Reader’s letters Thursday October 30, 2014

Worries: One letter writer is concerned about rats in her area, not just Moor Park
Worries: One letter writer is concerned about rats in her area, not just Moor Park
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Rats are widespread issue

I was interested to read the article in the Evening Post on October 22 about the rats in Moor Park.

I hope when the council decide how to deal with them they will look at the other areas of Preston.

Ashton Park had them by the duck pond some time ago and I know people in Ashton who have even had them inside their homes.

I moved to a bungalow recently in Ashton, I thought I had found my dream home, loved pottering in my garden etc. I could not believe my eyes in the middle of the day there were rats in my front garden.

Imagine my shock – horror, I know they are there but you don’t expect to see them so close during the day.

I’ve been amazed to find after a couple of weeks the council’s black boxes which holds the poison has to be taken away – you have to buy your own plus the poison, both items are expensive.

I have been told in the past the rats were dealt with while they were still in the sewers but that had been stopped due to lack of funds. Could I appeal to people to stop leaving food around and also people not to leave bird food in their garden. Why is the problem so bad in Preston?

Scared Pensioner,

Ashton

Common sense on station plea

Re: the article regarding Preston Bus Station(‘£14m to repair’: October 24) – it makes me sick.

Every time the council reports on the station regarding repairs and the cost nobody says what revenue it generates with parking fees and fines.

Why don’t the council do what they do in Blackpool.

If you’re going to a show at the Grand Theatre as a senior citizen you get reduced price tickets plus free parking on the multi car park round the corner plus a reduction on a meal in certain restaurants.

It’s not rocket science, it’s what you call common sense, which our councillors seem to be short of.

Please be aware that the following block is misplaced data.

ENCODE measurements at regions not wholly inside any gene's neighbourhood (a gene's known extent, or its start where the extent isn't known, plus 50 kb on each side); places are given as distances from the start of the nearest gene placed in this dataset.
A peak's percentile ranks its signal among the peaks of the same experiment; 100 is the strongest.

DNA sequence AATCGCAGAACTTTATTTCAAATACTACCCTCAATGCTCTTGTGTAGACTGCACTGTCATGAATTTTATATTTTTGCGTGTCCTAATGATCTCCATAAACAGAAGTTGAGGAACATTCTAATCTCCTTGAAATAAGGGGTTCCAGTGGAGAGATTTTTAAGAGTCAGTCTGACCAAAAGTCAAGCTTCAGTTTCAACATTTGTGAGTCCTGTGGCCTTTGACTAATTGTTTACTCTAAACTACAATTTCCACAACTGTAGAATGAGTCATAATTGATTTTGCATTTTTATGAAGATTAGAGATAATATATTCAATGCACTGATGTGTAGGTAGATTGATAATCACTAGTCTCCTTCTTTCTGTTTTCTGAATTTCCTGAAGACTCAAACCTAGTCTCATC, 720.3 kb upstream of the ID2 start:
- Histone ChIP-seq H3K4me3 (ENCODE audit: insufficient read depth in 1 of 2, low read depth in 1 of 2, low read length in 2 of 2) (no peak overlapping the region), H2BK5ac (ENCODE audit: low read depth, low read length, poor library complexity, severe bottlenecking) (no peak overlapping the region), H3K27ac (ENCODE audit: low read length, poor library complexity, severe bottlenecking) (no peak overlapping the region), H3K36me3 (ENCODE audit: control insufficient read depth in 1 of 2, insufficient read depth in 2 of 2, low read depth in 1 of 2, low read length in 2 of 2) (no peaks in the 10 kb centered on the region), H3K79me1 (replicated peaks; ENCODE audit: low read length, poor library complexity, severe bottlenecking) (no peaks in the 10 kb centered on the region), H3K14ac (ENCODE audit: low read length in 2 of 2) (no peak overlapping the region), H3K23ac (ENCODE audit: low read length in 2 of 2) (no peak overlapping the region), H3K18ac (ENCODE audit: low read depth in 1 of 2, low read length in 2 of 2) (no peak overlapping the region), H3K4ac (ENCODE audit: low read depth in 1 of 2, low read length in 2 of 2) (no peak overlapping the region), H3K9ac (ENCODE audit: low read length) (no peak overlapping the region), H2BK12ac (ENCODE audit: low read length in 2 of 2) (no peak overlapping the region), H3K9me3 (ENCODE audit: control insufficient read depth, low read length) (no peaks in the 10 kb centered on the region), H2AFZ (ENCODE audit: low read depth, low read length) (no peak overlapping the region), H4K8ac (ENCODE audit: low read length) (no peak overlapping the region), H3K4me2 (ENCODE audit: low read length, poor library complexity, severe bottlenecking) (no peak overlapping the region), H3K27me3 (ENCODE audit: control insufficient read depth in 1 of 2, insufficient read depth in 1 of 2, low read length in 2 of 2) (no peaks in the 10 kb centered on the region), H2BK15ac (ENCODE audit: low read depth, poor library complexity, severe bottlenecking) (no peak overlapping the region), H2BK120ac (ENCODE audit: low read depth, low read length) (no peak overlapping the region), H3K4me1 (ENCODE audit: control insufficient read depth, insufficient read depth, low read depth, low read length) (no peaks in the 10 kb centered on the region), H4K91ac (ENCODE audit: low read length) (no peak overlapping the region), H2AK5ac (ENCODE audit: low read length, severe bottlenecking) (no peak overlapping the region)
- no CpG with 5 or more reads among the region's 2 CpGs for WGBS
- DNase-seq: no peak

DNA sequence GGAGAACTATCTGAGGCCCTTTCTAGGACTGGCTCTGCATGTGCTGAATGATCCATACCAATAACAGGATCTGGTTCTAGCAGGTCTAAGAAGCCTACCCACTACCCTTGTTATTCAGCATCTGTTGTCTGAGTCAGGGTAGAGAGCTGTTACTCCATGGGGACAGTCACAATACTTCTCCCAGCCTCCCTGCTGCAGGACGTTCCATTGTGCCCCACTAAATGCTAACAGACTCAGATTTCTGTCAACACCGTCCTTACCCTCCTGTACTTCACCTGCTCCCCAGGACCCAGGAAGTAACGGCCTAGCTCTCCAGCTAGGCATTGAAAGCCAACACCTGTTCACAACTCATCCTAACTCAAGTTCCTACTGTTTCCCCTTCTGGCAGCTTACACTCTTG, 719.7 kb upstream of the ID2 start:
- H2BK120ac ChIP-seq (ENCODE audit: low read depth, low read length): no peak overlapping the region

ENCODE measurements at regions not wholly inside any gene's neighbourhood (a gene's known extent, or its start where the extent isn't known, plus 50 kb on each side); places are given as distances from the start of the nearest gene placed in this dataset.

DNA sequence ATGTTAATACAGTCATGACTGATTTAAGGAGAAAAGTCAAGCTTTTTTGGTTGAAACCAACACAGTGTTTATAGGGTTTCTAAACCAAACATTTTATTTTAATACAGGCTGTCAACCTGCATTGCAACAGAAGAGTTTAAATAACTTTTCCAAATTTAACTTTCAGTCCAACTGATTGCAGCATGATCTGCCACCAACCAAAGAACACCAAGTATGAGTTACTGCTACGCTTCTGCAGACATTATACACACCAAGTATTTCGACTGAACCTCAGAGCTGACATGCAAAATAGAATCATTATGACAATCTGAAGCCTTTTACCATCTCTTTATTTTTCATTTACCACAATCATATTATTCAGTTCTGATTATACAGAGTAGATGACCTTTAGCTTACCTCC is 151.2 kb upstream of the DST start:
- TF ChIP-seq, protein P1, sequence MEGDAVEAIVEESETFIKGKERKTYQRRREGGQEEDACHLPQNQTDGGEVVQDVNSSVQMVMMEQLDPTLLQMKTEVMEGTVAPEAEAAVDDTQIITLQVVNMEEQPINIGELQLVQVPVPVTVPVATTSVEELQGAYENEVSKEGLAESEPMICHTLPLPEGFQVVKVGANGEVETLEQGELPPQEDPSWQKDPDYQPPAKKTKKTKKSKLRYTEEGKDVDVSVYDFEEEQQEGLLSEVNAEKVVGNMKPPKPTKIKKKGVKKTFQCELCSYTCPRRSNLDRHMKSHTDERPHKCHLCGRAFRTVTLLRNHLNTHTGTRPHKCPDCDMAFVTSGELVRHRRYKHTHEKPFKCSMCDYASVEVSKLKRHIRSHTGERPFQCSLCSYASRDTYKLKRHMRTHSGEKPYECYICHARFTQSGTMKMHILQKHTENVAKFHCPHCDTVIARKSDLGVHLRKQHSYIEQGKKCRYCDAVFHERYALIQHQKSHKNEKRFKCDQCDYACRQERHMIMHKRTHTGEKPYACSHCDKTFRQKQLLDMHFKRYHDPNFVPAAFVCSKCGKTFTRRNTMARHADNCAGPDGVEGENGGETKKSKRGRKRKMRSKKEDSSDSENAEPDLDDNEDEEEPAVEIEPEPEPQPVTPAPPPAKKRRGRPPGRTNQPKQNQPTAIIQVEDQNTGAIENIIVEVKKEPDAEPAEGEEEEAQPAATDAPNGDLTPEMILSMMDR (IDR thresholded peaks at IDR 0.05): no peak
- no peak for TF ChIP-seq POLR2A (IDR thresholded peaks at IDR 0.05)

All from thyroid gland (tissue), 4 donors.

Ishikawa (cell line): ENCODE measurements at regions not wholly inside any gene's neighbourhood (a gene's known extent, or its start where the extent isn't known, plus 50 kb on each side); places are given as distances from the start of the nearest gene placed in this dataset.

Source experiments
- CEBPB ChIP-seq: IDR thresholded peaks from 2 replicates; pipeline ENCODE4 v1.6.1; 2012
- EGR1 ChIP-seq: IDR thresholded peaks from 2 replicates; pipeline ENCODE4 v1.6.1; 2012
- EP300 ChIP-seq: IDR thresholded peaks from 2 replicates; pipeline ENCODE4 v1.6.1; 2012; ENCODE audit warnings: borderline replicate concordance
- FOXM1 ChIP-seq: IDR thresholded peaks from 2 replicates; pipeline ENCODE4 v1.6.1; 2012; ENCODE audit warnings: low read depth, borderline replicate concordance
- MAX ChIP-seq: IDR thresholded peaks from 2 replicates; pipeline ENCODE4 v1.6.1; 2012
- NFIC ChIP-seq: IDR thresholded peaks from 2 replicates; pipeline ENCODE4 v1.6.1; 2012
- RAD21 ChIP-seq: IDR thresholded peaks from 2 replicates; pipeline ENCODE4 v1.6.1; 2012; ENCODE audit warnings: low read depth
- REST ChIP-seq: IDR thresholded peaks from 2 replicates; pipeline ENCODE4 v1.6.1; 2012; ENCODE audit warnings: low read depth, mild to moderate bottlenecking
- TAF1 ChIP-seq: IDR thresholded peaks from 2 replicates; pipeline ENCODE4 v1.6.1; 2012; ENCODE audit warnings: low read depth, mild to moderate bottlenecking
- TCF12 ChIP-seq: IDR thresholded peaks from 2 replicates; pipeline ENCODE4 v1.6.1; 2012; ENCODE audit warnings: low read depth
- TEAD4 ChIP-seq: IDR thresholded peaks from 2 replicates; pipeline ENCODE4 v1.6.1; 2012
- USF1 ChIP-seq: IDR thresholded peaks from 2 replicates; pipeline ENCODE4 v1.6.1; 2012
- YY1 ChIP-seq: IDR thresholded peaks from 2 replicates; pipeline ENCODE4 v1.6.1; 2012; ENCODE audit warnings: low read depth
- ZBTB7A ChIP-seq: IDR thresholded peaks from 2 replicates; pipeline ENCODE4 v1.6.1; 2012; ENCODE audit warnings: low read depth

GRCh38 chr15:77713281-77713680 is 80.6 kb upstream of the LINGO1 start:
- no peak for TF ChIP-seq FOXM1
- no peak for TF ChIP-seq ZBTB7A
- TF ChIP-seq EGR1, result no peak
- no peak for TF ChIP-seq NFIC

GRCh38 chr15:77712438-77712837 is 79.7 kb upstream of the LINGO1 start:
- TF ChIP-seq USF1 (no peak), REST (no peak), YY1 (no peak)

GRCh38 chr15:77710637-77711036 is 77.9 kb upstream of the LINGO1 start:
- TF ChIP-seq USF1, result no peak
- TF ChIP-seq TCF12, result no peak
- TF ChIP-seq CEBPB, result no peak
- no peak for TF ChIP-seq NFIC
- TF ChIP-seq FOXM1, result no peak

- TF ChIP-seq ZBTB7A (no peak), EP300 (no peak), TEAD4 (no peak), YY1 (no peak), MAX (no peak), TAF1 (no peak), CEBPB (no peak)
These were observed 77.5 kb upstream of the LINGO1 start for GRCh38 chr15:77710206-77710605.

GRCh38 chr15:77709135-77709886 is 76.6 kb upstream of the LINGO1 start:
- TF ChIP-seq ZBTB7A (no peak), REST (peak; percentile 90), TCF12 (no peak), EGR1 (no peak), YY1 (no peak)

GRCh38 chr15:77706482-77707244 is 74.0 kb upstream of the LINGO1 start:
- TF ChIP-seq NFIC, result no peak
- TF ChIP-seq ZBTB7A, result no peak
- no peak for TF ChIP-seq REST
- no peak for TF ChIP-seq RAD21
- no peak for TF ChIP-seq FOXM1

These methods in Blackpool generate income all round.

Name and adress supplied

Traffic lights are nightmare

It is high time someone said something about those ridiculous traffic lights on Lightfoot Lane section of Eastway/Tom Benson way at its junction with Wychnor.

Ever since these lights were introduced the traffic flow has been so badly interrupted that they cause queues to stretch back over half a mile and probably more when traffic is at its worst.

It only needs one vehicle to approach the lights on Wychnor to change the lights causing huge tailbacks of traffic travelling west towards Ingol and also blocking off other roads trying to join the main road just east of the railway bridge.

We have lived here for 45 years and although the road has always been busy at peak times we have never had standing traffic in either direction.

This road is supposed to be a motorway feeder and a quick route out of Preston.

To put an obstacle like these lights onto an easy exit/access road like Wychnor is madness, even the people living on Wychnor agree that, in the main, they are not needed.

Perhaps they could be made into “part time” lights, maybe half an hour each school morning and afternoon to make it easier for the ladies to collect or deliver their children from school.

Whoever thought up these lights should be made to travel from Asda to Ingol every tea-time for a week.

They would soon be calling for a tractor and chain to drag them out!

Michael Swinburne, Fulwood

French respect their cyclists

The mayor of Calais has blamed Britain’s generous benefit system for the migrant problem, saying they are prepared to die to get here, where they’re given accommodation and £40 a week: compared to the £140 a year they may have earned in their homeland.

Immigrants can also – due to our failure to control rogue drivers –

drive unlicensed and uninsured without too much trouble.

Bogus documents help. As a consquence hit-and-run fatalities have become a regular occurrence and with it, higher insurance premiums.

The standard of driving on UK roads is so bad it makes for a host of ‘entertaining’ TV programmes. In one it was said that Britain has a driving skills crisis. Bad news for responsible drivers, but anightmare for cyclists! In France, where they’ve had a ‘cycling strategy’ for over 100 years – The Tour de France was initiated in 1903 – cyclists are treated with respect.

A cycling strategy here was only introduced some 18 years ago. No help has it been though: last month it was reported that “the risk of serious cycling injuries is increasing”.

In France, cyclists are seen as very vulnerable. The general attitude is, pass them ‘Wide and Slow’, whereas as all too often here, it’s pass them ‘Fast and Close’ – they “don’t pay road tax”.

Also, French cyclists are allowed to turn right at red lights: Here, drivers (despite safety concerns) can use motorway hard-shoulders to make journey times quicker.

Where the car is effectively king and dominates, if not dictates here, the bicycle has equality in France!

I trust the vast majority of French drivers also embrace ‘The Good Samaritan Law’. This sees compassion as a moral duty, and that fulfilling the spirit of the law is just as important as fulfilling the letter of the law.

Allan Ramsay

Radcliffe

Trams are great for our cities

Re: Tram Plan Recommended for Refusal (Octber 28). What a great thing for Preston but can’t believe the objections being thrown up – seems like the planners are putting up barriers rather than doing all they can to make this a success.

Trams run in open cities and are integrated which is the big attraction.

Rod Wilson,

via email